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New Kyrgyz leader: “The Russian press showed us the truth”

This morning I had the chance of attend a satellite roundtable with interim Kyrgyz leader Roza Otunbayeva organized by the Carnegie Endowment for International Peace. Reuters’ Andrew Quinn has a good rundown of Otunbayeva’s comments on the writing of a new constitution and the status of Manas airbase.  I was struck by Otunbayeva’s answer to ...

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Kyrgyz interim leader Roza Otunbayeva gives a speech during mass burials of the victims at the Ata-Beyit memorial complex outskirts of Bishkek on April 10, 2010. Kyrgyzstan held funerals Saturday for 16 victims of bloody riots this week that saw the opposition seize control of the Central Asian nation and toppled President Kurmanbek Bakiyev flee south. Some 7,000 people gathered in a sea of flowers at a cemetery on the edge of the capital for Saturday's mass burials, as the country mourned 79 people who died in the uprising during which the government opened fired on protesters. AFP PHOTO / VYACHESLAV OSELEDKO (Photo credit should read VYACHESLAV OSELEDKO/AFP/Getty Images)

This morning I had the chance of attend a satellite roundtable with interim Kyrgyz leader Roza Otunbayeva organized by the Carnegie Endowment for International Peace. Reuters’ Andrew Quinn has a good rundown of Otunbayeva’s comments on the writing of a new constitution and the status of Manas airbase. 

I was struck by Otunbayeva’s answer to a question on whether her new government’s foreign policy would be oriented more toward the U.S. or Russia. :

I want to assure you that we would make the right balance in the sake of national interest in my country and we would certainly underline and stress our geographical situation and our common cultural and language traditions, and economically we are very tied with Russia. I must stress that before the 7th of April, the Russian press showed us the truth. The right information would come from the Russian TV screens if everything in my authoritarian country was closed…. Yes, sometimes you might [say] there is a lack of democracy in our part of the world. But we offer hands to each other when we need each other’s support.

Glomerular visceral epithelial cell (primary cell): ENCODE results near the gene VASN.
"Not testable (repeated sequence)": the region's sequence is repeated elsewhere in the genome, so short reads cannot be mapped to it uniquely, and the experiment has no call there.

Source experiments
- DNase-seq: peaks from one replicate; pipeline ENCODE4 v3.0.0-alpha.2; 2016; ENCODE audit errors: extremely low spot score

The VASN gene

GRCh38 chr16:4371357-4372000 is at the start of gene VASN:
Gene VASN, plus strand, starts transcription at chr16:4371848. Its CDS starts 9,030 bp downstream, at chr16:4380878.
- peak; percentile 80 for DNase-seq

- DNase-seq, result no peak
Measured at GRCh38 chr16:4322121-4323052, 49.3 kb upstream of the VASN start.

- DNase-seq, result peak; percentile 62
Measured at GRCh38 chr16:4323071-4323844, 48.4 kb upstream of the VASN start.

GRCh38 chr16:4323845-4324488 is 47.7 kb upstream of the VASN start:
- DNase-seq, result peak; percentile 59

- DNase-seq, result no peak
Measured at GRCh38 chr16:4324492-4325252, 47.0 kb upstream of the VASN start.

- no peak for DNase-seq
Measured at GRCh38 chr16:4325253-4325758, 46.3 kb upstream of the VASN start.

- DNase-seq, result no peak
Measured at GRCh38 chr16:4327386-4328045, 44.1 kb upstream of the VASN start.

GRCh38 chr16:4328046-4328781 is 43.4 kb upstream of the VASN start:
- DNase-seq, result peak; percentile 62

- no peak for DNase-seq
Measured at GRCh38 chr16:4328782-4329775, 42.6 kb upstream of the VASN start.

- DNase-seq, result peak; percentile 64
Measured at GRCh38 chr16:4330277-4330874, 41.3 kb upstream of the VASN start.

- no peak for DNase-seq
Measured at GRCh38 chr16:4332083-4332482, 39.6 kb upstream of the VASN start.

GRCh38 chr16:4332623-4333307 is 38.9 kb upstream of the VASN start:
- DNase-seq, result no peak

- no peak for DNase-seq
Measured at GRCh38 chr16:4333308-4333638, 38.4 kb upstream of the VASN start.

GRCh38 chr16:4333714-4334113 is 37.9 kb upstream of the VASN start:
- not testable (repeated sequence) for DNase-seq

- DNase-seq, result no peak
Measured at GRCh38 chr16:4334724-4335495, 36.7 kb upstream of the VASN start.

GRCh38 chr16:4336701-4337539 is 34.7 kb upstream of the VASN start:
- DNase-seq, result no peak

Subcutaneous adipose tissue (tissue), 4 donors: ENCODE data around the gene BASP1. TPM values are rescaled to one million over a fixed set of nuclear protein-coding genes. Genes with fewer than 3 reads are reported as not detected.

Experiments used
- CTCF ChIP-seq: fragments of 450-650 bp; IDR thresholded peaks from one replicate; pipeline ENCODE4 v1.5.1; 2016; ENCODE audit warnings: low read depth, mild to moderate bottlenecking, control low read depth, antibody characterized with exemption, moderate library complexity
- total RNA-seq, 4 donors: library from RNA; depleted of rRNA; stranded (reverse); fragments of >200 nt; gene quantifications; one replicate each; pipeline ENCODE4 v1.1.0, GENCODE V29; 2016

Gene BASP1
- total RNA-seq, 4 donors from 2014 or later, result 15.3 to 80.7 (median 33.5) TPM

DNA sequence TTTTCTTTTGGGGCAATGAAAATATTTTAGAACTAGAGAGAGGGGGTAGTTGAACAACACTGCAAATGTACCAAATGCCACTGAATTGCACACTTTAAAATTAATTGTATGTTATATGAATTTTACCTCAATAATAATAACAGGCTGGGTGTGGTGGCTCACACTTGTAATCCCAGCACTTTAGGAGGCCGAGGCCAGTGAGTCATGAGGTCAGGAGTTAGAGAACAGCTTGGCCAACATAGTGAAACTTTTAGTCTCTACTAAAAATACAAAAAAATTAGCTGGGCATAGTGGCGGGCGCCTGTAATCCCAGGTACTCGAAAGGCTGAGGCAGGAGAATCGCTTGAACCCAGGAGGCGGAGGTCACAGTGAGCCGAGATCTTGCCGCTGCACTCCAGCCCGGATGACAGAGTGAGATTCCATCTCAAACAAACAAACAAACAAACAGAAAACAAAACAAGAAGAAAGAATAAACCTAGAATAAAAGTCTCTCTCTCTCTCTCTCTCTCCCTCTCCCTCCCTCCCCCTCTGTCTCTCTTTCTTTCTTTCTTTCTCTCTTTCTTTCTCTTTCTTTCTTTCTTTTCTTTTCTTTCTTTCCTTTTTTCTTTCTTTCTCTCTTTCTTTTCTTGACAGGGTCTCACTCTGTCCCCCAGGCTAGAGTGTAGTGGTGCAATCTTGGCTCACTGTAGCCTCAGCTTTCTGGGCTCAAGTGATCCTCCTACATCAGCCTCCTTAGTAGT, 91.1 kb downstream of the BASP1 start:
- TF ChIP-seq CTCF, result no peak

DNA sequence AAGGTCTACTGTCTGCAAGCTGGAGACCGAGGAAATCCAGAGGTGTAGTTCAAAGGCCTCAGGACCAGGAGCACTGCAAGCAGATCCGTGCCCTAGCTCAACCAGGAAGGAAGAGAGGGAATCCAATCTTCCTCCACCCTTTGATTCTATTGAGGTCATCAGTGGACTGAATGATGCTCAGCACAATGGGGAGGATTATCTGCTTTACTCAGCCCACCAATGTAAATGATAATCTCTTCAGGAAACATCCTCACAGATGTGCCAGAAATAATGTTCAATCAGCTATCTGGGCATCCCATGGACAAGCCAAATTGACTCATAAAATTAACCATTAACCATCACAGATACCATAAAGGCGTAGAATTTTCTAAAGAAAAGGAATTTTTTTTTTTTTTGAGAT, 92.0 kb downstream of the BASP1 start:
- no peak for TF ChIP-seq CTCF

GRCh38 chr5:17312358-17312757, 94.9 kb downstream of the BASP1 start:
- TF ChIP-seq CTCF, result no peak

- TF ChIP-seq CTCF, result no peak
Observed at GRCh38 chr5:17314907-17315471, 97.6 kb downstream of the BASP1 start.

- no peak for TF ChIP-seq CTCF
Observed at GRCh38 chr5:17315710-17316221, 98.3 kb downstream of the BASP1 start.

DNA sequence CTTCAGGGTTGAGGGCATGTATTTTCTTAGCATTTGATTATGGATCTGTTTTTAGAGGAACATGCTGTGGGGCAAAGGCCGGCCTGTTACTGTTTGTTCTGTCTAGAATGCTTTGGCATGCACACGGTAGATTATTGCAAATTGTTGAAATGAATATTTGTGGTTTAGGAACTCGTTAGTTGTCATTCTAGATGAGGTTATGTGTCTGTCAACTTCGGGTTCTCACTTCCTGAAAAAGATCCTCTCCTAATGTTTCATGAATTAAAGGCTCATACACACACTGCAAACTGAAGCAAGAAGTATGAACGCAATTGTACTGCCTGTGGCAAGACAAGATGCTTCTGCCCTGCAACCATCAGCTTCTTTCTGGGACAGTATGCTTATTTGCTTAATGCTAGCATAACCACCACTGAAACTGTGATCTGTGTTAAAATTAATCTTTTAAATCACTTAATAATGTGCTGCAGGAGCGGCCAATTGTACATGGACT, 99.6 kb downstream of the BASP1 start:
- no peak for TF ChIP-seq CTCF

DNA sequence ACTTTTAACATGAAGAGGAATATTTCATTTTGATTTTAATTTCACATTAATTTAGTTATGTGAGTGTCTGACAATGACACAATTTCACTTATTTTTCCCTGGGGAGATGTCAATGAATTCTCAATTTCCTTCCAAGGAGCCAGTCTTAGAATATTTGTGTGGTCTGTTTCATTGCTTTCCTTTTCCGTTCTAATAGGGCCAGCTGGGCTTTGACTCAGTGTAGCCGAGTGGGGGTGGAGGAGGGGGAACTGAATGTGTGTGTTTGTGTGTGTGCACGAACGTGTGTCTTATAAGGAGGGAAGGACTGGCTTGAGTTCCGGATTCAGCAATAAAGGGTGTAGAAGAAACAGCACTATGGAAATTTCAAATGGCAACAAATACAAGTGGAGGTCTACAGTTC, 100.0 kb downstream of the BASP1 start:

At the same time we didn’t get such support or any condemnation regarding very outrageous cases toward human rights defenders and killed journalists when we needed it. I think we would value the strong sides of both countries and learn from both countries and view both relations for the sake of my nation.  

The Russian media doesn’t often get praised for breaking through government censorship. (The U.S. government-sponsored Radio Free Europe was taken off the air by Bakiyev’s government.)

I didn’t get a chance to ask a follow-up and it wasn’t exactly clear if the "we didn’t get such support" line was directed at the United States, but it was similar to what Edil Baisalov, now Otunbayeva’s chief of staff, told me last week when discussing the U.S. State Department. It certainly doesn’t sound very good for State’s democracy promotion efforts, if the Kyrgyz opposition was reyling on Russian television for its unbiased information.

As an amusing aside to all this, one Foreign Policy editor overheard the following exchange in Washington last week between Russian Foreign Minister Sergei Lavrov and former Clinton administration Russia hand Toby Gati as they walked in to hear President Dmitry Medvedev’s speech at the Brookings Institution: 

Lavrov (walking in to hear Medvedev) to Gati: So, looks like we have a new "orange revolution."

Gati: But this time you are responsible for it.

Lavrov glances backwards, obviously expecting more criticism of Russian policy towards the near abroad.

Gati: And I meant that as a compliment.

U.S. Assistant Secretary of State Robert Blake arrived in Bishkek this week to try smooth over relations with the new government and more high-level visits are reportedly on the way, but it does seem like there may be some catching up to do.

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